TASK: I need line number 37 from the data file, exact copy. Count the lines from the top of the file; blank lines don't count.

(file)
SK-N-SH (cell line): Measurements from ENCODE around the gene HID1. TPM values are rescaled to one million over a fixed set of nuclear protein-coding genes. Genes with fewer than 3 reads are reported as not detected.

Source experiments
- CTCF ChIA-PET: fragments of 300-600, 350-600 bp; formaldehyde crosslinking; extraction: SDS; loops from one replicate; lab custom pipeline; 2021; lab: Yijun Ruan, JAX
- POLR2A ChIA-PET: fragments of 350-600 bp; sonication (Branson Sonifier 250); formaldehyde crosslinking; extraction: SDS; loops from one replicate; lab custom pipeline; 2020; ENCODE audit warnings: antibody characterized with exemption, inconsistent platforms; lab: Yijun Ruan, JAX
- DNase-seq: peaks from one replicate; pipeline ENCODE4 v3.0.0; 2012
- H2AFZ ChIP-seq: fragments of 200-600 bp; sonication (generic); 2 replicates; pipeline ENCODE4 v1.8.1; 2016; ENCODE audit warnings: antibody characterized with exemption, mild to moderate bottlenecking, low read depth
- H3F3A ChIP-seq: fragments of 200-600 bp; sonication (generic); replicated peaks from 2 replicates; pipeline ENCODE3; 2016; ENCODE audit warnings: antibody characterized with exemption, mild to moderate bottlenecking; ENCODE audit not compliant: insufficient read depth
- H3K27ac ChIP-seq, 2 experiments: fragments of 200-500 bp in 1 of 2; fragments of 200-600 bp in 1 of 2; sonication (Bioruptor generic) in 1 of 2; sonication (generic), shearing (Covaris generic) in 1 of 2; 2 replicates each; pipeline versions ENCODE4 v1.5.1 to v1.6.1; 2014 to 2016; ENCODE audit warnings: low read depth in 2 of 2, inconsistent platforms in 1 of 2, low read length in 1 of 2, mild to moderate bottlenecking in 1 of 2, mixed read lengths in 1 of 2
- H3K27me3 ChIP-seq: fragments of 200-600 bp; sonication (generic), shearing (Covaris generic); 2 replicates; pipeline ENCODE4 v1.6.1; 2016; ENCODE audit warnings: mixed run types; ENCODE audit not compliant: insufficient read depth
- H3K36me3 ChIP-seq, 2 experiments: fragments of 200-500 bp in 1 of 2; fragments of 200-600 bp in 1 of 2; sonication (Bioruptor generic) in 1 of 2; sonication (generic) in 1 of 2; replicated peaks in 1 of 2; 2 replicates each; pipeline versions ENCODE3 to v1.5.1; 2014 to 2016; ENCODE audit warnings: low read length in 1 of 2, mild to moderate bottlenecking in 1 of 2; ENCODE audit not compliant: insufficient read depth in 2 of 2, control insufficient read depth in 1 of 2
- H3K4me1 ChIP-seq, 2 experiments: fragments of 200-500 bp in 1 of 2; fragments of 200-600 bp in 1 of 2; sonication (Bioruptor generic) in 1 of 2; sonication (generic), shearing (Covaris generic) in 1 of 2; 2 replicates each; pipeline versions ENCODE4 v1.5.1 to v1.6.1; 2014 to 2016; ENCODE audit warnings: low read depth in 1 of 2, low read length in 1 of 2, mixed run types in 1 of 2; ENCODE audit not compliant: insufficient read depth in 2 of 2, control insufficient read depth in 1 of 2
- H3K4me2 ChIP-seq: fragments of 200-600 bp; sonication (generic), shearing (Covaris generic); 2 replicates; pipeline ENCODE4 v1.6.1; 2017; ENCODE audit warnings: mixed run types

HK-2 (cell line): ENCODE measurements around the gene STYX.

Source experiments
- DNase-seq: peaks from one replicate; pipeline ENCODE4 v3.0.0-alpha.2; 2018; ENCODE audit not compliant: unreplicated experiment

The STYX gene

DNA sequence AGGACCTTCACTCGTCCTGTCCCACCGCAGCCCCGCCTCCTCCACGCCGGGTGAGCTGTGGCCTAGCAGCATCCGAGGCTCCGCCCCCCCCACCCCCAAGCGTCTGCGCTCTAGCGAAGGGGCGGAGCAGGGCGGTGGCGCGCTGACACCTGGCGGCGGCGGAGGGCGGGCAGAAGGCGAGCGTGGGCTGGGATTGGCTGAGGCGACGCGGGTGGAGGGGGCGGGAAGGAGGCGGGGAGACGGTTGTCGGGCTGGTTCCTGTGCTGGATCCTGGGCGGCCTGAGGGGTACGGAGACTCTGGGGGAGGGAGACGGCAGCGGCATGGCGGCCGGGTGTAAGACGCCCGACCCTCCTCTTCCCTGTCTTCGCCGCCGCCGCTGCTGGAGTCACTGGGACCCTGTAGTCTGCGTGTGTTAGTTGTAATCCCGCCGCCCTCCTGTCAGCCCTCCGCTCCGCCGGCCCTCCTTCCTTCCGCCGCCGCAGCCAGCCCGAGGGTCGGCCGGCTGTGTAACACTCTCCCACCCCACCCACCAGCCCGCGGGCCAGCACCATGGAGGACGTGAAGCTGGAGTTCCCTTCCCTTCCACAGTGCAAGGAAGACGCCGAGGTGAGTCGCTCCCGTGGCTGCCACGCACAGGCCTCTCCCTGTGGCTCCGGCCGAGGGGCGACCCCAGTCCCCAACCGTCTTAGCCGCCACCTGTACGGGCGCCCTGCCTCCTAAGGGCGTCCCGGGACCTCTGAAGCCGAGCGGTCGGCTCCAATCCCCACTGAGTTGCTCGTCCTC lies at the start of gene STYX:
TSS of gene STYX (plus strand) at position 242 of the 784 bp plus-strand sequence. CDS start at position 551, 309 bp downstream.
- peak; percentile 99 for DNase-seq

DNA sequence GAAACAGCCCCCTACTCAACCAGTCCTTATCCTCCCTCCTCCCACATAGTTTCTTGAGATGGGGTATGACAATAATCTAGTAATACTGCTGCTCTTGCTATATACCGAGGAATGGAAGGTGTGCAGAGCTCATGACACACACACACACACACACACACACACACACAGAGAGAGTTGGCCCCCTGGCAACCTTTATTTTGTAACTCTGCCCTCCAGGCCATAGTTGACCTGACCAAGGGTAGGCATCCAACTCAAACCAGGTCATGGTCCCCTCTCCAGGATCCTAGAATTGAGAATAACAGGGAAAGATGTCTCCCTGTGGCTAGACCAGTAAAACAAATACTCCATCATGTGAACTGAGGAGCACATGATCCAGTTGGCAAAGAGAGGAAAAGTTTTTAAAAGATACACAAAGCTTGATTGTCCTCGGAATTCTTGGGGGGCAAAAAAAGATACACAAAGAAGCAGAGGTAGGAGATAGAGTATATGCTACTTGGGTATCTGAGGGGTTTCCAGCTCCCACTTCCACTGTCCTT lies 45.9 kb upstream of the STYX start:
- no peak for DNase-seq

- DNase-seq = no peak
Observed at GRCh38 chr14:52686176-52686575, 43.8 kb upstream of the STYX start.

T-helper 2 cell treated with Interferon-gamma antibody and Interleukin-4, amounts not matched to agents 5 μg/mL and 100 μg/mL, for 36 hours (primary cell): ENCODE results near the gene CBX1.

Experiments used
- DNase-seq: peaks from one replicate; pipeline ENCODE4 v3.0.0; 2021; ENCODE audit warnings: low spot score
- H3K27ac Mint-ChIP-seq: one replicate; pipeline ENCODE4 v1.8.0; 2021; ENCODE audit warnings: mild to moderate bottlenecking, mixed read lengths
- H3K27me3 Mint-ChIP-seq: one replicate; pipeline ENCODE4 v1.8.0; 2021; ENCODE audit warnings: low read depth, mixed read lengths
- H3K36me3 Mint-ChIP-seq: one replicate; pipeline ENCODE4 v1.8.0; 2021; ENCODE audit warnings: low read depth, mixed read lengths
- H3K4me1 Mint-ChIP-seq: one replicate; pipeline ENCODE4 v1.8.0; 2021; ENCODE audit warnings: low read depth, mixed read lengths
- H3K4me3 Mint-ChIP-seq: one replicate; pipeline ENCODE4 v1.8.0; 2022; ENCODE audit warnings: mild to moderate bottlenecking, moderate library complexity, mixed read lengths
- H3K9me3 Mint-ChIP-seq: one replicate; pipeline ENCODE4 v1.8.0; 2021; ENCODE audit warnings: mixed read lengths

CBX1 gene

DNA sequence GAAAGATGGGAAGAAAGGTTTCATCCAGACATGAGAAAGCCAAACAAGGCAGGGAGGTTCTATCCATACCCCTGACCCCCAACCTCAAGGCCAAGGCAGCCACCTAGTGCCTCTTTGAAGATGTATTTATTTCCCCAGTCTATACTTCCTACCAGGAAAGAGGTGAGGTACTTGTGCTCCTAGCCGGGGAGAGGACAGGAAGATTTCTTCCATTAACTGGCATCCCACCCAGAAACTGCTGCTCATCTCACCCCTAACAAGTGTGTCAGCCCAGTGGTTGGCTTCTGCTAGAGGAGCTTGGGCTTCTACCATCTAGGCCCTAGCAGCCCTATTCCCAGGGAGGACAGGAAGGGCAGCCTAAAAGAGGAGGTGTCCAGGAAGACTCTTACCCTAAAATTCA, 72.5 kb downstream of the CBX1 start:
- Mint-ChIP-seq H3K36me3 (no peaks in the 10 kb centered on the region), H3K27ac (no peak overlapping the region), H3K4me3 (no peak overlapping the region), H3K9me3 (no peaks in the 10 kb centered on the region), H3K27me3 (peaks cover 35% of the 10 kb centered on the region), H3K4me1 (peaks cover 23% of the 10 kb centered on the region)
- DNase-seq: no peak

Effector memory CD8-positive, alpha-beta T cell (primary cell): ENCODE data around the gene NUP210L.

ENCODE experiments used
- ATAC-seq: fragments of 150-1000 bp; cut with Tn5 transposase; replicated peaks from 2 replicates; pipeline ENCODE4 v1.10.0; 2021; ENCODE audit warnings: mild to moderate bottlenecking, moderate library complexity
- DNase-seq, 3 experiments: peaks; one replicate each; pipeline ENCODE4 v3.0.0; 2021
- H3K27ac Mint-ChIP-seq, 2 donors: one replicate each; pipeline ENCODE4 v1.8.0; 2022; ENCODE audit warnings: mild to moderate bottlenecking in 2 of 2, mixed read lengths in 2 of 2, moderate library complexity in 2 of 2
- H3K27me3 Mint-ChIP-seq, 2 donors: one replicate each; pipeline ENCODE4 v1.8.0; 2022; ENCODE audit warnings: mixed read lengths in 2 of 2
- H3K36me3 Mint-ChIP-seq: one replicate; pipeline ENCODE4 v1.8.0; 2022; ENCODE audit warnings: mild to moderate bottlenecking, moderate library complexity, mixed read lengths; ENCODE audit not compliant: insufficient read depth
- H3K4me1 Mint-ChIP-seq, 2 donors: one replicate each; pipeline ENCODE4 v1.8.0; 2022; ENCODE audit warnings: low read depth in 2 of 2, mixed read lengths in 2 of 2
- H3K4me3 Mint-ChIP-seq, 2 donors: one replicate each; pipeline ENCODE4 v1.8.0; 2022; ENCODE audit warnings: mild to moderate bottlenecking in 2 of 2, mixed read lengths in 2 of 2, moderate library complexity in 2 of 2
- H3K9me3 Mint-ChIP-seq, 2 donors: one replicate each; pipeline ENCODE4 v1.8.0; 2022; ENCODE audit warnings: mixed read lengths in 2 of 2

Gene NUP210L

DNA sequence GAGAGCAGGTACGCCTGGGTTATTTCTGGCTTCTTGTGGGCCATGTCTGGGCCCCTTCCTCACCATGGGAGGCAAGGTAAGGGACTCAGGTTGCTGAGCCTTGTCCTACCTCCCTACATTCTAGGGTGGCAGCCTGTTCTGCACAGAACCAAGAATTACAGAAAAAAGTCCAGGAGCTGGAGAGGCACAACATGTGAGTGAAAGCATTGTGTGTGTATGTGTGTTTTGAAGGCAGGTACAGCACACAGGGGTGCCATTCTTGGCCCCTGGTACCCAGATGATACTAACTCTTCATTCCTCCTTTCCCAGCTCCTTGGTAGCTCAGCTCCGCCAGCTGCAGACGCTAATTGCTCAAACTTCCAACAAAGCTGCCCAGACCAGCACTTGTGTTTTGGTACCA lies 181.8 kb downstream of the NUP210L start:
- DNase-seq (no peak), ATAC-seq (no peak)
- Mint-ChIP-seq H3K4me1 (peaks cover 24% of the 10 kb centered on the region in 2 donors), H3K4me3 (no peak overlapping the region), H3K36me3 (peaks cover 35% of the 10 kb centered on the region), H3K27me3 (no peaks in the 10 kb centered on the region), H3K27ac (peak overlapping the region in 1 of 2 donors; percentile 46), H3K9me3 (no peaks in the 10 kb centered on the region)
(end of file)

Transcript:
Effector memory CD8-positive, alpha-beta T cell (primary cell): ENCODE data around the gene NUP210L.